As his battered bomber hurtled towards the Pacific in May 1943, Louis Zamperini thought to himself that no one was going to survive the crash. If he had had the slightest inkling of what lay ahead of him, he readily admits that he might have preferred death, staying beneath the surface of the water rather than wrestling his way from the wreckage as it sank.
Clambering into a life raft floating amid the blood and wreckage, he knew the odds were bad. Search planes were more likely to crash — just as his barely airworthy B-24 had — than rescue downed airmen. Only three of the crew survived — and one had a severe head injury, while the other was so traumatised that he wailed ‘We’re going to die’ until slapped, then scoffed their only food, a handful of chocolate bars, when night fell.
They ended up drifting for 47 days — enduring 13 days longer than the previous known record on an inflated raft. Tormented by hunger and thirst, their sunburned lips swollen grotesquely, they lived off raw albatross and rainwater trapped during the occasional shower. At one stage they had to patch their flimsy craft while fighting off sharks and being strafed with gunfire by a passing Japanese aircraft. By the time of their rescue, the two survivors had each lost half their body weight.
And that was just the start of their troubles. Ahead lay the horrors of Japanese captivity, with the emaciated Zamperini being beaten, humiliated and tortured — but never quite broken. He is picked upon by The Bird, ‘the most vicious guard in any prison camp’, according to one of his superiors — who is distinguished by both his depravity and his fleeting, quasi-sexual affection for his victims. This monstrous man, so sadistic that he ends up as one of Japan’s most wanted war criminals, makes it his personal mission to destroy Zamperini. At one stage an entire prison camp is made to punch him in the face; another time he is forced to clean out pig sties by hand.
It is an astonishing tale of fortitude in the face of scarcely believable adversity, a cruel odyssey that descends from battling the elements into the darkest hell of human depravity. More than one third of the American prisoners-of-war captured by the Japanese died, compared with just 1 per cent held by the Nazis. Many of those who lived were left physical or mental wrecks. But Zamperini refuses to yield despite the savagery, the starvation and the slave labour that broke so many of his comrades.
It is little wonder the film rights have already been sold: just as Seabiscuit, Laura Hillenbrand’s previous book, was a parable for America’s survival in the Depression era, so this tale is a parable for America at war. Her previous hero was a small horse that defied the odds to stun the sporting world and inspire a nation. This time, it is another sporting hero — an Olympic athlete turned airman — who defies the odds of war to return from the dead as an inspiration for his nation. It is, at heart, a moralistic tale of good triumphing over unspeakable evil.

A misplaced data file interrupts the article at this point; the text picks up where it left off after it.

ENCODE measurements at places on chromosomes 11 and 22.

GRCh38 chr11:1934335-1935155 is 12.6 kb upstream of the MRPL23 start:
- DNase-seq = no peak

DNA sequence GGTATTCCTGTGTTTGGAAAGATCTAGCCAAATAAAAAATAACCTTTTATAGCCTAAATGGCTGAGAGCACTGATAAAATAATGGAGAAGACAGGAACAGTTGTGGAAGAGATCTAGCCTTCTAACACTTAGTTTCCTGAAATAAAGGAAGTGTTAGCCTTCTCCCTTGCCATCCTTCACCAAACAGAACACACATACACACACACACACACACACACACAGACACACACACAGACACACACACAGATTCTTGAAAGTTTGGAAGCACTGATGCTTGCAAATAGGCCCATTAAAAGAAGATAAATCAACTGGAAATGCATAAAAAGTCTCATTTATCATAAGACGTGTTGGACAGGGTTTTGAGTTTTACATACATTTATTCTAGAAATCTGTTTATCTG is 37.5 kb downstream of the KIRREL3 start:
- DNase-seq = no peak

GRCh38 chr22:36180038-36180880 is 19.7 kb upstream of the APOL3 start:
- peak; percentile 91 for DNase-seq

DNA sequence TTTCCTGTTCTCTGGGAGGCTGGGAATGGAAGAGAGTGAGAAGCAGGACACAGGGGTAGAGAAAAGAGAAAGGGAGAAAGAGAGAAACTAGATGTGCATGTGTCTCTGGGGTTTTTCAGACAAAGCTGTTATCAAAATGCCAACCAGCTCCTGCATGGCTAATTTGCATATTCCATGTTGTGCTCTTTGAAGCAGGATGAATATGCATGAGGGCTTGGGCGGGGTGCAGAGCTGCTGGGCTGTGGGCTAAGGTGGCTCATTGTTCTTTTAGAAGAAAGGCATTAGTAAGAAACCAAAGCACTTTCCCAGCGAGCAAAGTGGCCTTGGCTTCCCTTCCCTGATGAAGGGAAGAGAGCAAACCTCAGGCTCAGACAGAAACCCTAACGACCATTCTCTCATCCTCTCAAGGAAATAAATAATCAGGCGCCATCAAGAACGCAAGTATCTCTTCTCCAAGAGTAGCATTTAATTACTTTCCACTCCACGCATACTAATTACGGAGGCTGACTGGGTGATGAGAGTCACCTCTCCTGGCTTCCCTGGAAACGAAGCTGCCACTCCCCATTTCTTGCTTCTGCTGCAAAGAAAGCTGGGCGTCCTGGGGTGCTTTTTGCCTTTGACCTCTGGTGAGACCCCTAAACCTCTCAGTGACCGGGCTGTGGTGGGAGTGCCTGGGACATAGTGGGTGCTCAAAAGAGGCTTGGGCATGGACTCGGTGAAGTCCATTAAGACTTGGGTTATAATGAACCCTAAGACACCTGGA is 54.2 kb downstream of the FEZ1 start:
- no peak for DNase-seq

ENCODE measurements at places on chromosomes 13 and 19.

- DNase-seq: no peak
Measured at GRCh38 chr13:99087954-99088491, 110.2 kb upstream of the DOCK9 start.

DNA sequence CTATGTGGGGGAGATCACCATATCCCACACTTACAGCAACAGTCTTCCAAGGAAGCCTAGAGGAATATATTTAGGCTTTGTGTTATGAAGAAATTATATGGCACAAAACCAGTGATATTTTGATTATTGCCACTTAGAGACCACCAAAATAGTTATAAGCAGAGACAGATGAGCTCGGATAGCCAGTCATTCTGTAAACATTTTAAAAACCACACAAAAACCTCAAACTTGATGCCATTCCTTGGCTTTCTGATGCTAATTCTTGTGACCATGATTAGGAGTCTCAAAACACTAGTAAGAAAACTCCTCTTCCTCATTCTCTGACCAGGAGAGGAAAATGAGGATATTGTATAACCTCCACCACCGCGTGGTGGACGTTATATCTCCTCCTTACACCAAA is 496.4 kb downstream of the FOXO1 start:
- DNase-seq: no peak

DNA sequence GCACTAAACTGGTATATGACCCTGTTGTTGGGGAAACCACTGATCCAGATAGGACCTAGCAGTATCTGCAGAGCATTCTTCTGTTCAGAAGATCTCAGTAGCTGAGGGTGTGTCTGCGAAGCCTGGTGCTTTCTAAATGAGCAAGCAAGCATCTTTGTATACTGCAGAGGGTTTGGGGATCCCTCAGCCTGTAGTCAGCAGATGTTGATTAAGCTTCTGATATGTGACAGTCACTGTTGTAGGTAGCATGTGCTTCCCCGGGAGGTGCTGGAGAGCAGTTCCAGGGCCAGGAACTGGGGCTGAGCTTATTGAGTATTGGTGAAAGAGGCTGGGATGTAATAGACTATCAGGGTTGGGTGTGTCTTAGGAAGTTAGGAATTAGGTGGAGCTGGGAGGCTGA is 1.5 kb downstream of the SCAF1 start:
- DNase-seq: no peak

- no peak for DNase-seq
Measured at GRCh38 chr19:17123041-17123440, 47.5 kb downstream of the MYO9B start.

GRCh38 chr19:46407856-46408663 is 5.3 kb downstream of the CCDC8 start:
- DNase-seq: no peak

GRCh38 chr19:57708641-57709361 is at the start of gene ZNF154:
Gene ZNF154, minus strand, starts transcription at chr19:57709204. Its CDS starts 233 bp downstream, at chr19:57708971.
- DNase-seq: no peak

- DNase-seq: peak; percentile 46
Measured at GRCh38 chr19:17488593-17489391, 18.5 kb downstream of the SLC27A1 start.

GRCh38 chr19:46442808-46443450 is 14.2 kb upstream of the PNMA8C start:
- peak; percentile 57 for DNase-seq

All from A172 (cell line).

Hillenbrand came across the story while researching Seabiscuit, and the horse even makes an appearance in the pages as the young Zamperini, redeemed from teenage delinquency by his running ability, is preparing for the Olympics. The only runner who could beat him is Seabiscuit, says his coach. As it is, the Berlin games came too early in his career and his hopes of winning gold were dashed by the war, but his fame probably saved his life, since the Japanese saw him as a potential propaganda tool.
In the hands of Hillenbrand, Zamperini’s tale of tragedy, trauma and ultimately a form of triumph is a riveting read. From his early years running wild to his post-war redemption, the pace never lets up and the story is told with taut precision underpinned by intense research — much of it based on interviews with the subject himself, still alive at the age of 93. There is little doubt it will be a huge hit both in print and on the screen.
But for all the undoubted skill of the author, there is ultimately something slightly unsatisfying about Unbroken. Too much seems taken on trust, whether it is hand-fighting sharks flying out of the water or the idea of Hitler taking a special interest in the runner who came eighth in an Olympic final. It is just too perfect and too much like a Hollywood blockbuster, where the speed, editing and special effects overshadow the flaws of the script. So at the end the hero remains an enigmatic figure, with little exploration of what made him find such incredible reserves of resilience to win his marathon race for survival.